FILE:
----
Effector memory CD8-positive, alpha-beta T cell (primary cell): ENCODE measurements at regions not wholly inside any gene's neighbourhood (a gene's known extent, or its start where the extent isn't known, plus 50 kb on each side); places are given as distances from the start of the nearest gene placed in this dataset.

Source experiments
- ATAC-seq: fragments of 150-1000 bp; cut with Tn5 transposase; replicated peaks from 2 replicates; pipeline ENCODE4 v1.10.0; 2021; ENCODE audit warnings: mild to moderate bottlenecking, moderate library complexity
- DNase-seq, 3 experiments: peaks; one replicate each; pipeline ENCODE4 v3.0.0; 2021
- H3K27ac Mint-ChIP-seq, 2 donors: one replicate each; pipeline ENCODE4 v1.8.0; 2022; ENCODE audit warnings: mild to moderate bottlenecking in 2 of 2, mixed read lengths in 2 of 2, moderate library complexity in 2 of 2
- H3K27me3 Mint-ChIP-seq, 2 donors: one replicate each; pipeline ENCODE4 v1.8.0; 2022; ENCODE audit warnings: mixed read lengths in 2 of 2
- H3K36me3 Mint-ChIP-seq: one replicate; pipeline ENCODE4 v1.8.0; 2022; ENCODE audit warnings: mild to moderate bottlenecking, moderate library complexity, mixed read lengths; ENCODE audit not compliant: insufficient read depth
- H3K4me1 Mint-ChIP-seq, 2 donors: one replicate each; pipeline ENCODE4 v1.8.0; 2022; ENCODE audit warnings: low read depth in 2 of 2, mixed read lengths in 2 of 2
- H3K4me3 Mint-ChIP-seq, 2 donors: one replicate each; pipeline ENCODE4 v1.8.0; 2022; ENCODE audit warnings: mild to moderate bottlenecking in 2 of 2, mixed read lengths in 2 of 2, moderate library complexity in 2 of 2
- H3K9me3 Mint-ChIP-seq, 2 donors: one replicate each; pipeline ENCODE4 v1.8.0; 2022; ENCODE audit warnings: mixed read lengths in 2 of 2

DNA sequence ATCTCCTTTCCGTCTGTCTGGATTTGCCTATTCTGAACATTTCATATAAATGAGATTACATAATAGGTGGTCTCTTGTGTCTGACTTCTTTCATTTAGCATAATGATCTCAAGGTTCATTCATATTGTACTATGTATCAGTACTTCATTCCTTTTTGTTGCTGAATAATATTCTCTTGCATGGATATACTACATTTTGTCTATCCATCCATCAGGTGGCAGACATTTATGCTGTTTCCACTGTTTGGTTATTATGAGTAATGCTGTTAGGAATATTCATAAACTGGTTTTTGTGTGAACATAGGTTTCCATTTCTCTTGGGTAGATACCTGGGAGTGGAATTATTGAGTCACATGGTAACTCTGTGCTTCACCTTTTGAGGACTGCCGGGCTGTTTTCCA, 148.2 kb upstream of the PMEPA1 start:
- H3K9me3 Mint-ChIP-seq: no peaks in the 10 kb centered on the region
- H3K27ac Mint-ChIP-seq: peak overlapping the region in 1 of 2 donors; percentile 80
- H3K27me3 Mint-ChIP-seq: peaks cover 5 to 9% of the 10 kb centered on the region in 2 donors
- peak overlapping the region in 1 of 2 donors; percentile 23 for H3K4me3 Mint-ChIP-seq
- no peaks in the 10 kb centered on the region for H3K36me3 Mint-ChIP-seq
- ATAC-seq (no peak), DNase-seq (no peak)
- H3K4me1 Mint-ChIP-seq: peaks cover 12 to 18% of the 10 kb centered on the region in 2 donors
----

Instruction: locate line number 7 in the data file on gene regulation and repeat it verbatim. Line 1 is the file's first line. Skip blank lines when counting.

- H3K36me3 Mint-ChIP-seq: one replicate; pipeline ENCODE4 v1.8.0; 2022; ENCODE audit warnings: mild to moderate bottlenecking, moderate library complexity, mixed read lengths; ENCODE audit not compliant: insufficient read depth